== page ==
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The Membrane-Active Phytopeptide Cycloviolacin O2 Simultaneously Targets HIV-1-infected Cells and Infectious Viral Particles to Potentiate the Efficacy of Antiretroviral Drugs

1
Department of Biology, Division of Science, Technology, Engineering and Mathematics, Dillard University, New Orleans, LA 70122, USA
2
Department of Pharmacology, Tulane University Medical Center, New Orleans, LA 70112, USA
3
Department of Health and Biomedical Sciences, University of Texas Rio Grande Valley, Brownsville, TX 78520, USA
4
Department of Medicinal Chemistry, Uppsala University, 751 23 Uppsala, Sweden
5
Department of Biochemistry and Molecular Biology, Tulane University Medical Center, New Orleans, LA 70112, USA
6
Tulane National Primate Research Center, Covington, LA 70112, USA
*
Author to whom correspondence should be addressed.
Medicines 2019, 6(1), 33; https://doi.org/10.3390/medicines6010033
Received: 21 January 2019 / Revised: 22 February 2019 / Accepted: 24 February 2019 / Published: 28 February 2019
(This article belongs to the Special Issue Plant-Derived Medicines and Biological Activity Evaluation)
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Abstract

Background: Novel strategies to increase the efficacy of antiretroviral (ARV) drugs will be of crucial importance. We hypothesize that membranes of HIV-1-infected cells and enveloped HIV-1 particles may be preferentially targeted by the phytopeptide, cycloviolacin O2 (CyO2) to significantly enhance ARV efficacy. Methods: Physiologically safe concentrations of CyO2 were determined via red blood cell (RBC) hemolysis. SYTOX-green dye-uptake and radiolabeled saquinavir (3H-SQV) uptake assays were used to measure pore-formation and drug uptake, respectively. ELISA, reporter assays and ultracentrifugation were conducted to analyze the antiviral efficacy of HIV-1 protease and fusion inhibitors alone and co-exposed to CyO2. Results: CyO2 concentrations below 0.5 μM did not show substantial hemolytic activity, yet these concentrations enabled rapid pore-formation in HIV-infected T-cells and monocytes and increased drug uptake. ELISA for HIV-1 p24 indicated that CyO2 enhances the antiviral efficacy of both SQV and nelfinavir. CyO2 (< 0.5 μM) alone decreases HIV-1 p24 production, but it did not affect the transcription regulatory function of the HIV-1 long terminal repeat (LTR). Ultracentrifugation studies clearly showed that CyO2 exposure disrupted viral integrity and decreased the p24 content of viral particles. Furthermore, direct HIV-1 inactivation by CyO2 enhanced the efficacy of enfuvirtide. Conclusions: The membrane-active properties of CyO2 may help suppress viral load and augment antiretroviral drug efficacy. View Full-Text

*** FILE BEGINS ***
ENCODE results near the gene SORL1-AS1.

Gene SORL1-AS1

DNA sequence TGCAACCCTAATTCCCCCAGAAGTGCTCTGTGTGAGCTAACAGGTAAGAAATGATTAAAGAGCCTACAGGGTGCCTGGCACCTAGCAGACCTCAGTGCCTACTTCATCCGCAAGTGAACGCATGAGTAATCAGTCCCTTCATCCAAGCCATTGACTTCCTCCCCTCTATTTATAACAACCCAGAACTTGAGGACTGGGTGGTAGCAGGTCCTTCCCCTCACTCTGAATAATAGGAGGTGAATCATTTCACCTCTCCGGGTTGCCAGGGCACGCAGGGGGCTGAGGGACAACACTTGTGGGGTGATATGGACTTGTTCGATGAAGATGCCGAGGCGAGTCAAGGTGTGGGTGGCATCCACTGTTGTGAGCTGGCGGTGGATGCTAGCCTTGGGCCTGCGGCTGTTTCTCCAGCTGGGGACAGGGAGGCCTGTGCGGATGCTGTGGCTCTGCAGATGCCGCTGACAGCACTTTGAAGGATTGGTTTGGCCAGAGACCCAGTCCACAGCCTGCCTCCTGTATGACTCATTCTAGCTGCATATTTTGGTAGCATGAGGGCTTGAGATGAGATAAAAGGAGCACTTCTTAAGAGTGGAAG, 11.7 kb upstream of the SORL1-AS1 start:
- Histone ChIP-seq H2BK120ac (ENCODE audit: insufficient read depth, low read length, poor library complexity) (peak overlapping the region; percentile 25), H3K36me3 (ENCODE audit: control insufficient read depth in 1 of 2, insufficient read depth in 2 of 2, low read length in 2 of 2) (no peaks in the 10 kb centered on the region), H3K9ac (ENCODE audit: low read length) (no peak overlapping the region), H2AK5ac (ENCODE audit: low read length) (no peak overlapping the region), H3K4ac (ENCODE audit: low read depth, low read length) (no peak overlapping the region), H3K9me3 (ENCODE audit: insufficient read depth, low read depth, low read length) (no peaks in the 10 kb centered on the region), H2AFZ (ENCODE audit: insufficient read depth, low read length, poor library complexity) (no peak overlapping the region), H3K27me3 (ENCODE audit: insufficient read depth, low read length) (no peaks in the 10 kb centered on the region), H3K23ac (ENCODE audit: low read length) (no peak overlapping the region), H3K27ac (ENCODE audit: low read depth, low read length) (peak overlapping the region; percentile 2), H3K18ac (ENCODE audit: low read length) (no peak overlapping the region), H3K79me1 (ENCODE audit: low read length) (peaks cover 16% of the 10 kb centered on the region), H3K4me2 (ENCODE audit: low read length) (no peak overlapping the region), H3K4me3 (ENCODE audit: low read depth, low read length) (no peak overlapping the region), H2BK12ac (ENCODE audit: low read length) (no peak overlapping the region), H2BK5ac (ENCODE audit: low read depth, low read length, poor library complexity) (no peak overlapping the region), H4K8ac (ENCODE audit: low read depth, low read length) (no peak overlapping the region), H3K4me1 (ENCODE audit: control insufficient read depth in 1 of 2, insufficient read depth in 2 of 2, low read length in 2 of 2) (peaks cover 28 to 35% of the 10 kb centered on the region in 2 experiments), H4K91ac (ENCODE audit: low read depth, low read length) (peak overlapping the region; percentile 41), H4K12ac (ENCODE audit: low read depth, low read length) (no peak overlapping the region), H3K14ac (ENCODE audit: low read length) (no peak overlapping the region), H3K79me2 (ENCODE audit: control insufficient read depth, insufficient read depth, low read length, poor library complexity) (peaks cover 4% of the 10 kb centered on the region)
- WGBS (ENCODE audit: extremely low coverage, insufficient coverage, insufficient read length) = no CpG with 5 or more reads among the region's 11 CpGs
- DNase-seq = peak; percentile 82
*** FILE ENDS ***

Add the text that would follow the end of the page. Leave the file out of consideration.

Keywords: cyclotides; cycloviolacin O2; CyO2; HIV-1; protease inhibitors; fusion inhibitors; antiretroviral drugs cyclotides; cycloviolacin O2; CyO2; HIV-1; protease inhibitors; fusion inhibitors; antiretroviral drugs
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Gerlach, S.L.; Chandra, P.K.; Roy, U.; Gunasekera, S.; Göransson, U.; Wimley, W.C.; Braun, S.E.; Mondal, D. The Membrane-Active Phytopeptide Cycloviolacin O2 Simultaneously Targets HIV-1-infected Cells and Infectious Viral Particles to Potentiate the Efficacy of Antiretroviral Drugs. Medicines 2019, 6, 33.

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